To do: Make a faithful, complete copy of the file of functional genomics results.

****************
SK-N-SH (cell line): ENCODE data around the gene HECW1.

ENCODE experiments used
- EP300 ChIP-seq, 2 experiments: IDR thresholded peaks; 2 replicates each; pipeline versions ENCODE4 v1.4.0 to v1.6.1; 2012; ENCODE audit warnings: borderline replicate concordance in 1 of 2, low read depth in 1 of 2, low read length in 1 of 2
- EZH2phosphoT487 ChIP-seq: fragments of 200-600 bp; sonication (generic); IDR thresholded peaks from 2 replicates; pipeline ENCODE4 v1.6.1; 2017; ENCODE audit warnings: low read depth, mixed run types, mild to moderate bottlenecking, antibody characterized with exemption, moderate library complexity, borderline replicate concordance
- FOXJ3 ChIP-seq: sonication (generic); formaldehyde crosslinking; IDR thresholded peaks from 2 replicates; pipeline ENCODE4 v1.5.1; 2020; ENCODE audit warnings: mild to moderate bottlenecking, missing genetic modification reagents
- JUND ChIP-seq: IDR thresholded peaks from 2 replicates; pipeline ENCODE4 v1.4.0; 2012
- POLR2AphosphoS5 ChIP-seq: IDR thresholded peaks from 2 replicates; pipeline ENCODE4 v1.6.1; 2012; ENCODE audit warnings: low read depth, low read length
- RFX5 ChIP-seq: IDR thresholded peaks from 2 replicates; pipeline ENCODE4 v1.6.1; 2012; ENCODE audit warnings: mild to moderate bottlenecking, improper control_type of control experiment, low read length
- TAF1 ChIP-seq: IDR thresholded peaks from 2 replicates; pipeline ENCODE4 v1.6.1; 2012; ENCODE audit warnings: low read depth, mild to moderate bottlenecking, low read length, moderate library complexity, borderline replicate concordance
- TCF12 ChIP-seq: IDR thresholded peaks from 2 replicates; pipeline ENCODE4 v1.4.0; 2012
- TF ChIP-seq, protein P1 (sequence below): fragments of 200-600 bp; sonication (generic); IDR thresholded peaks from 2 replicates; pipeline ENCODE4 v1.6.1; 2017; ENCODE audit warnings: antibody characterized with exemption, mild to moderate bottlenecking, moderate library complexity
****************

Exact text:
SK-N-SH (cell line): ENCODE data around the gene HECW1.

ENCODE experiments used
- EP300 ChIP-seq, 2 experiments: IDR thresholded peaks; 2 replicates each; pipeline versions ENCODE4 v1.4.0 to v1.6.1; 2012; ENCODE audit warnings: borderline replicate concordance in 1 of 2, low read depth in 1 of 2, low read length in 1 of 2
- EZH2phosphoT487 ChIP-seq: fragments of 200-600 bp; sonication (generic); IDR thresholded peaks from 2 replicates; pipeline ENCODE4 v1.6.1; 2017; ENCODE audit warnings: low read depth, mixed run types, mild to moderate bottlenecking, antibody characterized with exemption, moderate library complexity, borderline replicate concordance
- FOXJ3 ChIP-seq: sonication (generic); formaldehyde crosslinking; IDR thresholded peaks from 2 replicates; pipeline ENCODE4 v1.5.1; 2020; ENCODE audit warnings: mild to moderate bottlenecking, missing genetic modification reagents
- JUND ChIP-seq: IDR thresholded peaks from 2 replicates; pipeline ENCODE4 v1.4.0; 2012
- POLR2AphosphoS5 ChIP-seq: IDR thresholded peaks from 2 replicates; pipeline ENCODE4 v1.6.1; 2012; ENCODE audit warnings: low read depth, low read length
- RFX5 ChIP-seq: IDR thresholded peaks from 2 replicates; pipeline ENCODE4 v1.6.1; 2012; ENCODE audit warnings: mild to moderate bottlenecking, improper control_type of control experiment, low read length
- TAF1 ChIP-seq: IDR thresholded peaks from 2 replicates; pipeline ENCODE4 v1.6.1; 2012; ENCODE audit warnings: low read depth, mild to moderate bottlenecking, low read length, moderate library complexity, borderline replicate concordance
- TCF12 ChIP-seq: IDR thresholded peaks from 2 replicates; pipeline ENCODE4 v1.4.0; 2012
- TF ChIP-seq, protein P1 (sequence below): fragments of 200-600 bp; sonication (generic); IDR thresholded peaks from 2 replicates; pipeline ENCODE4 v1.6.1; 2017; ENCODE audit warnings: antibody characterized with exemption, mild to moderate bottlenecking, moderate library complexity